Stocks, Republicans Unmoved by Obama’s Economic Plans
Behind the pantomime.
AS MY colleague wrote yesterday, the fact that there is virtually no chance of any of the priorities outlined in Barack Obama’s State of the Union address becoming law during his administration renders the entire affair a sort of pantomime. WASHINGTON: President Barack Obama asked Congress on Tuesday to give him the powers to fully negotiate huge transpacific and transatlantic free-trade agreements, arguing it will boost the economy and help American workers.The speech, in which President Obama laid out an agenda topped by free community college and tax breaks for parents and the middle class, was a consummate display of political bravado. As predicted, Republican responses to the speech ranged from dismissal to anger—or rather, mock anger; since it has always been clear that Republicans would reject anything Mr Obama were to offer up, their condemnations of his failure to reach out were pantomime too. For many observers this was the president at his most combative and radical yet, clear, forceful, and partisan . “Tonight, we turn the page,” he told the nation, refering both to the economic upturn – the seventh year of his presidency, but the first in which the economy is no longer in crisis, with job growth, fuel prices down, and falling deficits – and to the theme that he is determined will become central to US politics, economic fairness, inequality.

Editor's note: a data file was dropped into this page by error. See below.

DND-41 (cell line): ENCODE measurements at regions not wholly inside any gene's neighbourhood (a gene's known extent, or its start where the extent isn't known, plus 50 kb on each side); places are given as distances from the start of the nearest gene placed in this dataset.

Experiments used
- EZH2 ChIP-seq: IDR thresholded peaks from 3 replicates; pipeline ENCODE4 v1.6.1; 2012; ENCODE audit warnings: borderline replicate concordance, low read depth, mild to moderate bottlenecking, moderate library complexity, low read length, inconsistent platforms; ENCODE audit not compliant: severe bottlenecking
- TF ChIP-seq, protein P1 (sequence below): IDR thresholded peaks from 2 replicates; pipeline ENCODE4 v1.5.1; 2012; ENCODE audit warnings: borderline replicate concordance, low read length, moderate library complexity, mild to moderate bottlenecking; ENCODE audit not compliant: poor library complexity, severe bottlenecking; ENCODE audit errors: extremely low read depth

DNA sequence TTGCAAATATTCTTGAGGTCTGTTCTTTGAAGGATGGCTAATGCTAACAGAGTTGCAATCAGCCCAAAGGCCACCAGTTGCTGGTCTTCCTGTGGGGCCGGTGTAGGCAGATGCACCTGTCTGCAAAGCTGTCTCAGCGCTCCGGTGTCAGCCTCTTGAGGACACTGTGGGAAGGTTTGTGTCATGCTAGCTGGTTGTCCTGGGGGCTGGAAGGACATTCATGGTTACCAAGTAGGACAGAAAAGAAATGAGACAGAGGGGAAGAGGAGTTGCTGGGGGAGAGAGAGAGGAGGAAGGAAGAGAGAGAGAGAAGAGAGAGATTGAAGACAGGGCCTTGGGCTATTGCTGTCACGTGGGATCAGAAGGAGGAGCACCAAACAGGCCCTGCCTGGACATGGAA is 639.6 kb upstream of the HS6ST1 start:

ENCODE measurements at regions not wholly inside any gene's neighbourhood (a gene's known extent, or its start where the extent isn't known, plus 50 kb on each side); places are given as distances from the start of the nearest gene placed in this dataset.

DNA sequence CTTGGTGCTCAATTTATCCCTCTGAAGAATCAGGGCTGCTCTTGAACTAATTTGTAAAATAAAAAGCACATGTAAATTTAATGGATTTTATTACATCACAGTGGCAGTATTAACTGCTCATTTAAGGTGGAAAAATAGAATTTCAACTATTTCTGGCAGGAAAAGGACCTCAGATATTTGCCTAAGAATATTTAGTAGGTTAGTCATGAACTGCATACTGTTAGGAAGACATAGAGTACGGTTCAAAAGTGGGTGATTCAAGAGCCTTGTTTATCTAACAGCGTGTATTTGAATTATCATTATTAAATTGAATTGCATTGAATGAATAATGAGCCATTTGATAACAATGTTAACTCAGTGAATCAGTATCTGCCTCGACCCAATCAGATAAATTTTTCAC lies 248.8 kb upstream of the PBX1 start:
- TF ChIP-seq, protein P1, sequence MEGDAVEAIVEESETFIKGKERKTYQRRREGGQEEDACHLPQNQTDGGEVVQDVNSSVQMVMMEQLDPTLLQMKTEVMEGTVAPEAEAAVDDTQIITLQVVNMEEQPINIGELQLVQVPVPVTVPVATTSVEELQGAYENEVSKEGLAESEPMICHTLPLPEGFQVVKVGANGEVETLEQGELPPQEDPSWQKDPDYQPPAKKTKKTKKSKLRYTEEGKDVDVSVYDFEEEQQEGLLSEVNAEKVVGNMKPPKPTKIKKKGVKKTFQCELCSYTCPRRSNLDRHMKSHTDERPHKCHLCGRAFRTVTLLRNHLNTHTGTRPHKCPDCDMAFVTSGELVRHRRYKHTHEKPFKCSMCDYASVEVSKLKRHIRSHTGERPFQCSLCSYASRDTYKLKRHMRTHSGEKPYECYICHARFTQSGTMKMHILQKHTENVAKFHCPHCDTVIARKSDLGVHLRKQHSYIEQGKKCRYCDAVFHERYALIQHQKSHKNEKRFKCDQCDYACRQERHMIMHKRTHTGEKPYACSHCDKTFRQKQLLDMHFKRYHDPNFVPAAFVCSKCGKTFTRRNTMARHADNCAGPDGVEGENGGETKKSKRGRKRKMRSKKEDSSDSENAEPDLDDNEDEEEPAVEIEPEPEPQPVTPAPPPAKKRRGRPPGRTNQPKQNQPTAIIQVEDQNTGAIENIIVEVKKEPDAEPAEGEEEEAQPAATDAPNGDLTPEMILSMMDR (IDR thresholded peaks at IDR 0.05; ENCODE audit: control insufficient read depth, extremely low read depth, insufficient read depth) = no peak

Lynn Jenkins (R., Kan.) is expected to unveil Thursday the Republican counterpart to President Barack Obama’s proposal on 529 college-saving accounts. But there’s a big difference between Obama and Oregon Democrats: Obama’s proposals will be blocked by a Republican Congress, while the Oregon Democratic Party controls both legislative chambers and the governor’s office.